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Manga Kissa.
Manga cafe.

A manga café (漫画喫茶, マンガ喫茶, mangakissa, "kissa" being short for "kissaten" which means café or cafeteria) is a kind of café in Japan where people can read manga. People pay for the time they stay in the café. Most manga cafés also offer internet access like internet cafés (ネットカフェ, netto kafe) and vice versa, making the two terms mostly interchangeable in Japan. (One large chain, Popeye, uses the term "media cafe"). Additional services include video games, television, snack/beverage vending machine, and more. Like Japanese cafés in general, smoking is usually permitted.

For an hour's stay, the cost is generally about 400 yen, with most places requiring customers to pay this as a minimum even if leaving earlier. Some manga cafés offer a service where one can stay for the night.

More recently, the concept of manga cafes has also popped up in Europe.

Contents

History of Manga Cafe in JapanEdit

Manga Cafe is called a Mangakissa (漫画喫茶, マンガ喫茶 “kissa” being short for “kissaten” which means “tea room” in japanese). Basically Manga Cafe is a kind of café in where people can read manga/comics and relax. In Japan : reading manga in a cafe has long been a popular Japanese pastime, and it has now just been elevated to the next level. Manga Cafe is not much like standard idea of a cafe.[1] However, most offering guests private individual booths and the option to stay for between 30 minutes and all night long. The first Manga Cafe was started in 1979 in small coffeeshop based in Nagoya, Tokyo. And It is still running with 300 coffeeshop chain today. Other brands have been created. And it is estimated today more than 3000 the number of Manga Cafés in Japan.

ServicesEdit

Search criteria at a search engine site ("National Net Café / Mangakisa Search Engine (beta)"[1]) offers a glimpse of services that may be offered at a mangakisa:

  • Seating: reading seat, non-smoking seat, sofa, massage chair, party room, internet seat, pair seat, zashiki (tatami matted), reclining seat
  • PC: disc burners, office software, color printers, photocopier, TV
  • Facilities: movies/DVDs, shower room, darts, magazines, PC class, music CDs, nail salon, pool table, newspapers, CATV/CS broadcast, table tennis, slot machine, tanning bed, mahjong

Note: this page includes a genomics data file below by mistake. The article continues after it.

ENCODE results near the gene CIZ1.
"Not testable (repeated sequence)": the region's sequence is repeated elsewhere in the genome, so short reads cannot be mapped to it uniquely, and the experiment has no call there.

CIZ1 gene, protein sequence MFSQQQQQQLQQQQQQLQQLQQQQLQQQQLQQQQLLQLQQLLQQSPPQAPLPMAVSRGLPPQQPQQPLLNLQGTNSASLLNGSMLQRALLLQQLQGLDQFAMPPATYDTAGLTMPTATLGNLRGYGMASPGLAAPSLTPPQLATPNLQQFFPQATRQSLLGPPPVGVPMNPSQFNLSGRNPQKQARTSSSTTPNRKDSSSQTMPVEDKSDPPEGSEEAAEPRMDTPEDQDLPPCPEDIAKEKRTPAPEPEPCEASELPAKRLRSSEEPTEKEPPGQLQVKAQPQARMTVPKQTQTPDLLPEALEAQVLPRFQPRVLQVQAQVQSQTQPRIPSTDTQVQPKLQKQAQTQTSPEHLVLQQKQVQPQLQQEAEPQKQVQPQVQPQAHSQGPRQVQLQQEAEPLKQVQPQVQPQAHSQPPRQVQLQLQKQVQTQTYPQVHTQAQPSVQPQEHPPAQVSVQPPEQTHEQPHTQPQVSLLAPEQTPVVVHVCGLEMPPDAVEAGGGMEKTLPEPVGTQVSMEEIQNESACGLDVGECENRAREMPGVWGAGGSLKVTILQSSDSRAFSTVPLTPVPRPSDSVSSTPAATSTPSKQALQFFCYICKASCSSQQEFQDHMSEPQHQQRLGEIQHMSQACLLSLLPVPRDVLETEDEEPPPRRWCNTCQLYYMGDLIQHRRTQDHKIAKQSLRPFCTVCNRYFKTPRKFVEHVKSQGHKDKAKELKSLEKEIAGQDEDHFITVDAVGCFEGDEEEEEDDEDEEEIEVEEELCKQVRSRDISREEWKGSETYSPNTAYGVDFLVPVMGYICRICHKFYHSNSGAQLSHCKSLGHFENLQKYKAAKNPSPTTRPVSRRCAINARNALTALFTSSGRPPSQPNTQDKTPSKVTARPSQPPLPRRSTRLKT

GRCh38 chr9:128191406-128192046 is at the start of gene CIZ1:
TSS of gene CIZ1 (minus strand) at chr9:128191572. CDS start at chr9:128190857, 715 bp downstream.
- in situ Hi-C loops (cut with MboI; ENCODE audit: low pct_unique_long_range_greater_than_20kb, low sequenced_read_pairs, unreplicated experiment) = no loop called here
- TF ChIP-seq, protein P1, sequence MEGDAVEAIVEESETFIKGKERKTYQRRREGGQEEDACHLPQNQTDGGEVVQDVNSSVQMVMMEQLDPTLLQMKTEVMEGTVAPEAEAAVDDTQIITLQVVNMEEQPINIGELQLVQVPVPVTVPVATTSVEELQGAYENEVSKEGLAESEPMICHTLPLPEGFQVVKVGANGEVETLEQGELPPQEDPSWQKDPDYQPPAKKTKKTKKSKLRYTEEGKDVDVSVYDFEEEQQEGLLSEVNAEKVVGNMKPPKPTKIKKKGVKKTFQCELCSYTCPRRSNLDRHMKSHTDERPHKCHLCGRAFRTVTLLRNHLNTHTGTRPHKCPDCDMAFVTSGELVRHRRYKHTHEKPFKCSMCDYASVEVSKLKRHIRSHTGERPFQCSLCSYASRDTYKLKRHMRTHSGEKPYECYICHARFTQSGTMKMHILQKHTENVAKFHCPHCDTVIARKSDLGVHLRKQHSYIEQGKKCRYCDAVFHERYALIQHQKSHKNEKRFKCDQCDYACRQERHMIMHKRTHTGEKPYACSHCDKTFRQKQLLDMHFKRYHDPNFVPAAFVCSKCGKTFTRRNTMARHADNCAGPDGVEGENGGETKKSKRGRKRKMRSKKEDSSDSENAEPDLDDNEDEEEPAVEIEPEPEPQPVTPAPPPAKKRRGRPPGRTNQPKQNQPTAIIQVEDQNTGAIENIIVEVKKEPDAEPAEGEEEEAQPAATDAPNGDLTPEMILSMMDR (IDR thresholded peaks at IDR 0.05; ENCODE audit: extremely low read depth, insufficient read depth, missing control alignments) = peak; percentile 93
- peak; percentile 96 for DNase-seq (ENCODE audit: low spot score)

Roles of Manga CafeEdit

  1. As a Complex Cultural Space It tried various changes to transform the Manga Cafe into a cultural complex. The Manga Cafe was transformed into a place of relaxation and conversation and into a place of meeting. It sells coffee, drinks, and refreshments together to play the role of cafe. In line with this, facilities are also being introduced in a modern manner so that the interior can be used hygienically.[2]
  2. As a Channel for the Production of Comic Books The Manga Cafe was started to be used as a channel for the production of comic books. In the past, Manga Cafe were used simply to provide comics, but Manga Cafe also serve as a place to sell books. For Comic Cakes in the South Korea, run by the Haksan Cultural Center, not only is it a place to read cartoons, but it also displays and sells 10,000 paintings and other related products. This is not only an effect of a simple increase in sales, but also a new sales route and a role as a market research center for publishers.[2]
  3. As a Space for Creating a Cartoon Culture It will be used as a space for creating a cartoon culture. The Manga Cafes are also used as communication spaces for cartoonists and cartoon readers. Cartoon writers sometimes visit Manga Cafe to communicate with readers, and cartoonists sometimes run their own comics. It presents opportunities to communicate directly with the reader, not just with the comic book or the cartoon page. As a cartoonist, it is a good opportunity to check the reader's reaction, and this can be expected to be the production of a good cartoon. The readers will be able to meet and talk directly with the cartoonist and change their perception of the cartoon as well as increase their interest in it.[2]

Changes in the Contemporary of Manga cafeEdit

Manga cafe in South Korea As the number of cafe brands grows, more and more people want to have their own time and space. So there are brands that combine traditional cafes and other content services to satisfy consumers. As one of them, a cartoon cafe that combines a cafe with a cartoon room started as a 'Nolsoop'. There are three representative examples such as Nolsoop and Beoltoon, Kongtoon in Korea Manga cafe brand. A brand store is a place where people experience it firsthand. And it is a space where you can increase brand experience and awareness. In addition to providing comics and drinks, it also offers a variety of foods and pleasures. Nolsoop has about 200 branches in Korea. Usage fees and hours are generally available in 1 hour increments, and if you buy a drink with 1 hour, you can use it at a cheaper price.Now, They are chain stores representing Manga cafes in Korea.